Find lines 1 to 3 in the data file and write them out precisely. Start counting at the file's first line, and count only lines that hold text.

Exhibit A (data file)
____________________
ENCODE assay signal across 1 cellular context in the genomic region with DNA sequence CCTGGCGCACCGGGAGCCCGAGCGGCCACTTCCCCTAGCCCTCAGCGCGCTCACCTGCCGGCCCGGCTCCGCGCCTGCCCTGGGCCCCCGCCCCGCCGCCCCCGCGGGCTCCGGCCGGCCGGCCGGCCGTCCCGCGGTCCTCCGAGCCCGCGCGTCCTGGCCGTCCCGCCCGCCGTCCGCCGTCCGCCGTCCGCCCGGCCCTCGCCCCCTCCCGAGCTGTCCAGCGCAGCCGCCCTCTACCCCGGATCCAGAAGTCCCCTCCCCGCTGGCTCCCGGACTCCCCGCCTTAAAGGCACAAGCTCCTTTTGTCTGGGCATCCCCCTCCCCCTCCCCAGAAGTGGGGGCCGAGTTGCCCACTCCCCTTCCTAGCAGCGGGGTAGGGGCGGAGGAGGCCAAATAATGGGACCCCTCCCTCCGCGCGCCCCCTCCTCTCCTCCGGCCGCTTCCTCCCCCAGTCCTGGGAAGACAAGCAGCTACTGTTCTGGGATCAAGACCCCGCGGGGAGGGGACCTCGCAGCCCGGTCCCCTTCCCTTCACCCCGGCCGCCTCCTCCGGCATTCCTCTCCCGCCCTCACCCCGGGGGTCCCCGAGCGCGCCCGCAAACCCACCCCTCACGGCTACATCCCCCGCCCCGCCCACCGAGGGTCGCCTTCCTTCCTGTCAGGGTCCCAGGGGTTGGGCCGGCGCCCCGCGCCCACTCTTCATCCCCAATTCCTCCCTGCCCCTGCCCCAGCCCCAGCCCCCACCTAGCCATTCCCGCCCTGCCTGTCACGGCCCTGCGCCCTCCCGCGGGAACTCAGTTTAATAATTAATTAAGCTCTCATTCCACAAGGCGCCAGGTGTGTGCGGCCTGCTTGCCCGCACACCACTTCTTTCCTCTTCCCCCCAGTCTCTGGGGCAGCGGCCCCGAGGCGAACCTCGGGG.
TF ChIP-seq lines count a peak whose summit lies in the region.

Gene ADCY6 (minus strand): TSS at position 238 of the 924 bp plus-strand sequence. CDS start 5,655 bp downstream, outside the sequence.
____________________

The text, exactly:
ENCODE assay signal across 1 cellular context in the genomic region with DNA sequence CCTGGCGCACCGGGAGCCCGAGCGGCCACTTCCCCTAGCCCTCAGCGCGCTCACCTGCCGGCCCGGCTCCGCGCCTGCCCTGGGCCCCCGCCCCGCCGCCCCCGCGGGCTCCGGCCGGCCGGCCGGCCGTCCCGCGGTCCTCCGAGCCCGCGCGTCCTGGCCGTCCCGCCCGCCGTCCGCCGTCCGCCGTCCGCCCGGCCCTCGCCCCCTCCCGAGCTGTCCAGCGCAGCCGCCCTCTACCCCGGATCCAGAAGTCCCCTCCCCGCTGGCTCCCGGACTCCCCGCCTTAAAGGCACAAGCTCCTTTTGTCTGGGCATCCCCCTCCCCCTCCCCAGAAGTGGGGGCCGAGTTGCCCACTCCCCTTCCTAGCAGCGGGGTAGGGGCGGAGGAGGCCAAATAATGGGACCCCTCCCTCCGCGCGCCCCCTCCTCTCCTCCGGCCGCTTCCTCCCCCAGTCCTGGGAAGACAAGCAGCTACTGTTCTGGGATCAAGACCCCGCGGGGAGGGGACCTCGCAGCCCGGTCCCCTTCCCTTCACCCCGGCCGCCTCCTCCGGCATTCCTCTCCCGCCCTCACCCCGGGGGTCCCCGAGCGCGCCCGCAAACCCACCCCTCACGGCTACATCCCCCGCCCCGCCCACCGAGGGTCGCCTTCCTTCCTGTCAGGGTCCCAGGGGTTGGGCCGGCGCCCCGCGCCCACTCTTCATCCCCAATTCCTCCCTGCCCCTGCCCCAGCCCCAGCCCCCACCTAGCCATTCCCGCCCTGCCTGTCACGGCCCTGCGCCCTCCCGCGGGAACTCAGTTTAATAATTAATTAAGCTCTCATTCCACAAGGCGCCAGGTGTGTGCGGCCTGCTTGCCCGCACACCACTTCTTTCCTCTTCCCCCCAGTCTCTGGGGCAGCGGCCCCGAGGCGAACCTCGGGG.
TF ChIP-seq lines count a peak whose summit lies in the region.

Gene ADCY6 (minus strand): TSS at position 238 of the 924 bp plus-strand sequence. CDS start 5,655 bp downstream, outside the sequence.